Tip #4: Never be left in the dark.
A common complaint in the hosting world centers around lack of visibility and the associated dread that turns to shock when the monthly invoice comes through. Don’t allow yourself to be a victim! Work with your vendor to take control so that you have clear and regular insight both within and across matters.
There are all kinds of things that can be monitored, but a few really stand out in terms of how they affect the bottom line. Here are some to focus on:
- Watch those user fees! Maintain clear view of reviewer progress and activity levels so you can address challenges and eliminate unnecessary spend. In particular, don’t get caught paying for users that aren’t even logging in.
- Look for opportunities to hibernate or eliminate workspaces. If the matter is done and won’t be coming back, take that workspace down. You can always have it backed up for later restoration, just in case. Or, sometimes a case isn’t over but is going on hiatus. Move that workspace into “hibernation.” Many vendors offer low-cost alternative storage for this type of situation while preserving the ability to make the workspace available almost immediately once the time comes.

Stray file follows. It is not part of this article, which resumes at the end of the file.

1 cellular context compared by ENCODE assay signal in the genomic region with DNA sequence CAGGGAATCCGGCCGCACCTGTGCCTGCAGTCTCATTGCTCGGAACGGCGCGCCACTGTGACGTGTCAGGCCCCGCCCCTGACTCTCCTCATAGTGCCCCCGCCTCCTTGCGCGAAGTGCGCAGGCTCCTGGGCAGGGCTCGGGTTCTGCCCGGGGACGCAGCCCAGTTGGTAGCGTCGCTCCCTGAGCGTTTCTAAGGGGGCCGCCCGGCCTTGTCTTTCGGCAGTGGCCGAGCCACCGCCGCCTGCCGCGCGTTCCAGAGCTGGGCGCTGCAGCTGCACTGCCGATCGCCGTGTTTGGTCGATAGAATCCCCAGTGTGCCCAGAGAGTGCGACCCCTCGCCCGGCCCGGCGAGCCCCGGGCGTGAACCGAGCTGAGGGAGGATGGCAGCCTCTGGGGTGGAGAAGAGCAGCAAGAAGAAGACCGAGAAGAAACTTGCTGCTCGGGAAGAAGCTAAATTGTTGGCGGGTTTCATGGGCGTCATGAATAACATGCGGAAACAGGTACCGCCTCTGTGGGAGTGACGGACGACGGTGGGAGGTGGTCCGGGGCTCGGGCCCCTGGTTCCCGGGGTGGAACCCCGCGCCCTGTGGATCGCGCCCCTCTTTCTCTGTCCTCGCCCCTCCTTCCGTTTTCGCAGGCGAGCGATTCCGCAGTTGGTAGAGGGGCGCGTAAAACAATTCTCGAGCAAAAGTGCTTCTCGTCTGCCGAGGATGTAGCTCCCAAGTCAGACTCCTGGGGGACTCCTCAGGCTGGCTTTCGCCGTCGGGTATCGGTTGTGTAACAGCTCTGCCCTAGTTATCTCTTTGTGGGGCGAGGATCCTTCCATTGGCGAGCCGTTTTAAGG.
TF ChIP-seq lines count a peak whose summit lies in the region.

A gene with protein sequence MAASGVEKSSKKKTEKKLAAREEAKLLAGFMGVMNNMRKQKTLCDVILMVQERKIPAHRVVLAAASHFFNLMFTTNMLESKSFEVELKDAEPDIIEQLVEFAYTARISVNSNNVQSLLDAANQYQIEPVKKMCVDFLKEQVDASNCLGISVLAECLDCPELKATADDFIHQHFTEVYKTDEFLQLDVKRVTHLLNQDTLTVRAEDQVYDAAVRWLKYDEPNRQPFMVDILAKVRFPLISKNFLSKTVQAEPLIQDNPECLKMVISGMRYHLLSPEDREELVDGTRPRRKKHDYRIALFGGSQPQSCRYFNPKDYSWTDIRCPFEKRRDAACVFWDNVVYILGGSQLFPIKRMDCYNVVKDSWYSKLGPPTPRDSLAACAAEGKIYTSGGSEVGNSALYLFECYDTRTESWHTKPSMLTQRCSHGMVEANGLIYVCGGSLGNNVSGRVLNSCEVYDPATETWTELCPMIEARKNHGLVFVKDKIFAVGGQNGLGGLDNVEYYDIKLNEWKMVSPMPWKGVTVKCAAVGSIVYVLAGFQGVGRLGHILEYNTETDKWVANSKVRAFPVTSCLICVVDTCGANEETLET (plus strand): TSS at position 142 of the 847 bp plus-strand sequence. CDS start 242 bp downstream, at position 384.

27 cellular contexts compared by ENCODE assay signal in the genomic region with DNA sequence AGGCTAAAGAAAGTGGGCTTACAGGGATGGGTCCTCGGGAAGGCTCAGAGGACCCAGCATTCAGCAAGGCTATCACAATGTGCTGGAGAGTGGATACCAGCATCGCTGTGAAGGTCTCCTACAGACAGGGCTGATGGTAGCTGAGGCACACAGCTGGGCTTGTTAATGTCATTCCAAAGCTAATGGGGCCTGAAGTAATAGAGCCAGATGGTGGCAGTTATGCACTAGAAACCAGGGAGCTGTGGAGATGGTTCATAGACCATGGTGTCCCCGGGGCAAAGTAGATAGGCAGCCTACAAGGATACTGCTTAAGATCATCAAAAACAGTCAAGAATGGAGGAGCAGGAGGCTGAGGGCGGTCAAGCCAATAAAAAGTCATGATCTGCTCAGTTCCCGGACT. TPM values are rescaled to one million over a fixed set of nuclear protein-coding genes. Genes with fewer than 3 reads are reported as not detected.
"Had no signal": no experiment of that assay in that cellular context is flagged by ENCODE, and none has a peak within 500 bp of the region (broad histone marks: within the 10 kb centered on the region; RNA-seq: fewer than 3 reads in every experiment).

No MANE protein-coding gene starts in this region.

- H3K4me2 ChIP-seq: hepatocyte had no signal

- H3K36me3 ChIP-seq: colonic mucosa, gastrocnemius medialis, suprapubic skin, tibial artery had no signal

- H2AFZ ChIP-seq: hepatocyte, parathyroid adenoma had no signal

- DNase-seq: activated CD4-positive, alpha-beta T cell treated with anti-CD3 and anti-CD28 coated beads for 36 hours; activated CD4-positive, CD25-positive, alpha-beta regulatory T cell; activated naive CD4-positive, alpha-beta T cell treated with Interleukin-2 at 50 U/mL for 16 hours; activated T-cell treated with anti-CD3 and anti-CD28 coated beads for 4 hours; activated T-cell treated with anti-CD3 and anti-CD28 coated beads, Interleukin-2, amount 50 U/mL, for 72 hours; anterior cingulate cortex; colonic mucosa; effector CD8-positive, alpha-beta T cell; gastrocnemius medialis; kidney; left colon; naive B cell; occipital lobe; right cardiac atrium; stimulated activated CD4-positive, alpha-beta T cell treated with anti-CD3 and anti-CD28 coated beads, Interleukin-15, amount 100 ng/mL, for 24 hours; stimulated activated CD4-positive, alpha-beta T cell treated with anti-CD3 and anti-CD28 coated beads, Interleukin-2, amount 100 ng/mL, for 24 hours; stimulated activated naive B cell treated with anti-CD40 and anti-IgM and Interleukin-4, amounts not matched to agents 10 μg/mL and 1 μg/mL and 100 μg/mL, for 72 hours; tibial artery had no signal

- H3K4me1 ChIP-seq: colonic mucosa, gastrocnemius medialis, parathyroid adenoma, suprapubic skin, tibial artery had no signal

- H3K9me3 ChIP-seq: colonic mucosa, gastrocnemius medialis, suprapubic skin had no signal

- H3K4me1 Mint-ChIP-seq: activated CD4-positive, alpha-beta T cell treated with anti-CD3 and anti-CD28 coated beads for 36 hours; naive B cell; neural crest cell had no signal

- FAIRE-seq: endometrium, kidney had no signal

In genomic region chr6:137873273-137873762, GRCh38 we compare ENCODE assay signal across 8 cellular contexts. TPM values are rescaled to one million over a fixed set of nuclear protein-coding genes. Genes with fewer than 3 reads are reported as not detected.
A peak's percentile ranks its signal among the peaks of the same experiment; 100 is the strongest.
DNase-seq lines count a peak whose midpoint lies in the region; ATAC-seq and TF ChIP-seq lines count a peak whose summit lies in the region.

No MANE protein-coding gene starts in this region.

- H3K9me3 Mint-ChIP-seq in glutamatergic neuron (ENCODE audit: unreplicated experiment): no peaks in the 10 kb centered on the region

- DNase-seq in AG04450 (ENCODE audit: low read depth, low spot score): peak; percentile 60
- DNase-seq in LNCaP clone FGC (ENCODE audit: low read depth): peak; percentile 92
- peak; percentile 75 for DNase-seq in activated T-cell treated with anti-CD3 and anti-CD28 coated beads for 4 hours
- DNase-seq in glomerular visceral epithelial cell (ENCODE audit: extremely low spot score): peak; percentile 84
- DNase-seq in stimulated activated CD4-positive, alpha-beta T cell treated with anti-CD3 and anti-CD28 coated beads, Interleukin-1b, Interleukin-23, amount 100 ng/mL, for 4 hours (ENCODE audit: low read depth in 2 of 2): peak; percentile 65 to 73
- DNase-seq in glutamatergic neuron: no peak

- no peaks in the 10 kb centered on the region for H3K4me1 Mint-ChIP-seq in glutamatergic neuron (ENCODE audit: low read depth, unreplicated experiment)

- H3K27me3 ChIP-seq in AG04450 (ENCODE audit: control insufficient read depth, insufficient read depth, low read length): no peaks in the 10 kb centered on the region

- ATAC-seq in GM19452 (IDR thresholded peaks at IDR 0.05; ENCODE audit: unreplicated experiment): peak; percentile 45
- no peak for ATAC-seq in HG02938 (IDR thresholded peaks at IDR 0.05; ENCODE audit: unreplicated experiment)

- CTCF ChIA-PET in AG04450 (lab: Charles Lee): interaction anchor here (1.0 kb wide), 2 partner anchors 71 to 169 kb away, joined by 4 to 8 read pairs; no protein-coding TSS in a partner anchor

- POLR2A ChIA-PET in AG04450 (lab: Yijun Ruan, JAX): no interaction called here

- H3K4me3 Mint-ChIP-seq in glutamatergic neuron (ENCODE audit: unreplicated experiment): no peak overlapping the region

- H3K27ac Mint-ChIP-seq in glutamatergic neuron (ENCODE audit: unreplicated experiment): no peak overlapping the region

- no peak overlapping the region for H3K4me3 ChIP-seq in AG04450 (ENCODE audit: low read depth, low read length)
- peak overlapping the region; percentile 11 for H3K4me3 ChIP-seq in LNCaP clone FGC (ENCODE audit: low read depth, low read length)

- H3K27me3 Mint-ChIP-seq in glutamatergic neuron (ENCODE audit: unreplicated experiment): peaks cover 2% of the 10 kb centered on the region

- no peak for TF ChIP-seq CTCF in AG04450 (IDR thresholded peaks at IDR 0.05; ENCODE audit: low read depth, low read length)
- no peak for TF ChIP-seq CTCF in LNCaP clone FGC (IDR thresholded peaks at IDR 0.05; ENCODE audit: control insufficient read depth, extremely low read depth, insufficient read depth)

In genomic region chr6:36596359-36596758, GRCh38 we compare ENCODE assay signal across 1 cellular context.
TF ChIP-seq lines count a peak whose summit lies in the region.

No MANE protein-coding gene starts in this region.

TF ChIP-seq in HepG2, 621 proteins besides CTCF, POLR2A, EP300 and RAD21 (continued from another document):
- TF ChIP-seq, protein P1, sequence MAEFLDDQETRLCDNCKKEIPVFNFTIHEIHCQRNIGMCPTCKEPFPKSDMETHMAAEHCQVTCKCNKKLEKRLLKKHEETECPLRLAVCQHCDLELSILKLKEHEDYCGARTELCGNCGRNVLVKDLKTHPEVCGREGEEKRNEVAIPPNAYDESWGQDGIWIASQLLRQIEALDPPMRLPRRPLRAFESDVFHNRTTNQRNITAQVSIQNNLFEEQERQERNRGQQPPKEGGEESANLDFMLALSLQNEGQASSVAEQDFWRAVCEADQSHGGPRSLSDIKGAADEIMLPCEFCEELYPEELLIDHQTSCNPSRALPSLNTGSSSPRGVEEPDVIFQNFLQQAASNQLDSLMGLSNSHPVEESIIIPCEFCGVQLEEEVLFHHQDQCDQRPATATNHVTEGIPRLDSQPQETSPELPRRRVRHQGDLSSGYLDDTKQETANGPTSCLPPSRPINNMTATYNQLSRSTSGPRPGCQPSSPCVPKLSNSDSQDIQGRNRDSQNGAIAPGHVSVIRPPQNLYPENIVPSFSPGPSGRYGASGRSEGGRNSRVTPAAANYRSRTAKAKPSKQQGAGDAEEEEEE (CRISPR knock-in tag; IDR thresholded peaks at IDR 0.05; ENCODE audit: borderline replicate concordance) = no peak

- Get regular reports on hosting volume and fees, both in real time and projected for the month. This way you can take a closer look at where the costs are coming from. You won’t be surprised at the end of the month, and you may even be able to identify areas that warrant a little more oversight to help control spend.
Even small workflow considerations can have a major impact in reducing what is an often heart-stopping bottom line for eDiscovery hosting, so avoid sticker shock (and ticker shock!) by taking advantage of these simple hosting economies for a leaner and meaner eDiscovery hosting process.
Image: © Can Stock Photo / happyroman
This post is second in a series by Erika Namnath about eDiscovery services. See the first post, “eDiscovery Processing: 7 Tips for Reducing Stress (and Spend)” here.
Erika Namnath joined H5 in August 2005 and is Associate Director of Technical Services within the eDiscovery Group. She focuses on litigation support services including media management, processing, imaging, and production. She has designed and implemented strategies for a variety of use cases, including data reduction and subjective culling, responsive review, expert search, and workflow prioritization. Erika will appear at Relativity Fest, presenting “Conquering Your Productions—Take Charge Like a Boss!” Register and join her session!
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Topics: ediscovery hosting